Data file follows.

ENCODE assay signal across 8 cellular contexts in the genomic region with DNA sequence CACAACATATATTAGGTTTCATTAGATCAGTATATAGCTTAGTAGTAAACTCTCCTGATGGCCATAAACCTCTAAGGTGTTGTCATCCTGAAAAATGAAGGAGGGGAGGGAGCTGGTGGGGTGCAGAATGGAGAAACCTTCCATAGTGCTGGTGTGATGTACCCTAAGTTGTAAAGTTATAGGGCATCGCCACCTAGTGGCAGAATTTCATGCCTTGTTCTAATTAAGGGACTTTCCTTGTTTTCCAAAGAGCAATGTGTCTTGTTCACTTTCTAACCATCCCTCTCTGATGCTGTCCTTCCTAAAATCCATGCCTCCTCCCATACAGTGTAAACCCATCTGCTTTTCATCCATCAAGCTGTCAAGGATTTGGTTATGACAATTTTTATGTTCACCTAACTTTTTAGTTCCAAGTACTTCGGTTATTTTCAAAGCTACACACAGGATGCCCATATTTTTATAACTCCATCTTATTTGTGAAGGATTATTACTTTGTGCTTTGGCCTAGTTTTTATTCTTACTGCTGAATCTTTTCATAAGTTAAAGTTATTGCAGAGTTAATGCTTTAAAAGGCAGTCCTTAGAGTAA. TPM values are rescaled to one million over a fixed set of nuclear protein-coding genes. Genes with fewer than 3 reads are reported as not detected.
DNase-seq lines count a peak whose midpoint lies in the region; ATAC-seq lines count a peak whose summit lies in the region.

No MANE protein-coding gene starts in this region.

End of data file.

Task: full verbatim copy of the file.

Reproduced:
ENCODE assay signal across 8 cellular contexts in the genomic region with DNA sequence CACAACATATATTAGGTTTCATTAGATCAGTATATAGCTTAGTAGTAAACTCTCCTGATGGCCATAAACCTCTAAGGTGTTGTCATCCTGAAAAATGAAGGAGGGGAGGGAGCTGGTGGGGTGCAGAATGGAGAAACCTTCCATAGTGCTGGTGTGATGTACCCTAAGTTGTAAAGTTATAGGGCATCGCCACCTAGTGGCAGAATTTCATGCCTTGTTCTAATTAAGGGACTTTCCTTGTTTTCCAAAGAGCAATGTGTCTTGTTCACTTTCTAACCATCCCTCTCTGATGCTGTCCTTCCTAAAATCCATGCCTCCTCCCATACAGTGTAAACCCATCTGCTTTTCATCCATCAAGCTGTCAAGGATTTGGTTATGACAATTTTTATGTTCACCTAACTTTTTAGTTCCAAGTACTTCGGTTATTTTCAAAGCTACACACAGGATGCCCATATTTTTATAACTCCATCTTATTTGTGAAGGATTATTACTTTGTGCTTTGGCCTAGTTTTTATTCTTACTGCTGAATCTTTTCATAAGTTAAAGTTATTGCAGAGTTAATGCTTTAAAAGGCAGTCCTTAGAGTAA. TPM values are rescaled to one million over a fixed set of nuclear protein-coding genes. Genes with fewer than 3 reads are reported as not detected.
DNase-seq lines count a peak whose midpoint lies in the region; ATAC-seq lines count a peak whose summit lies in the region.

No MANE protein-coding gene starts in this region.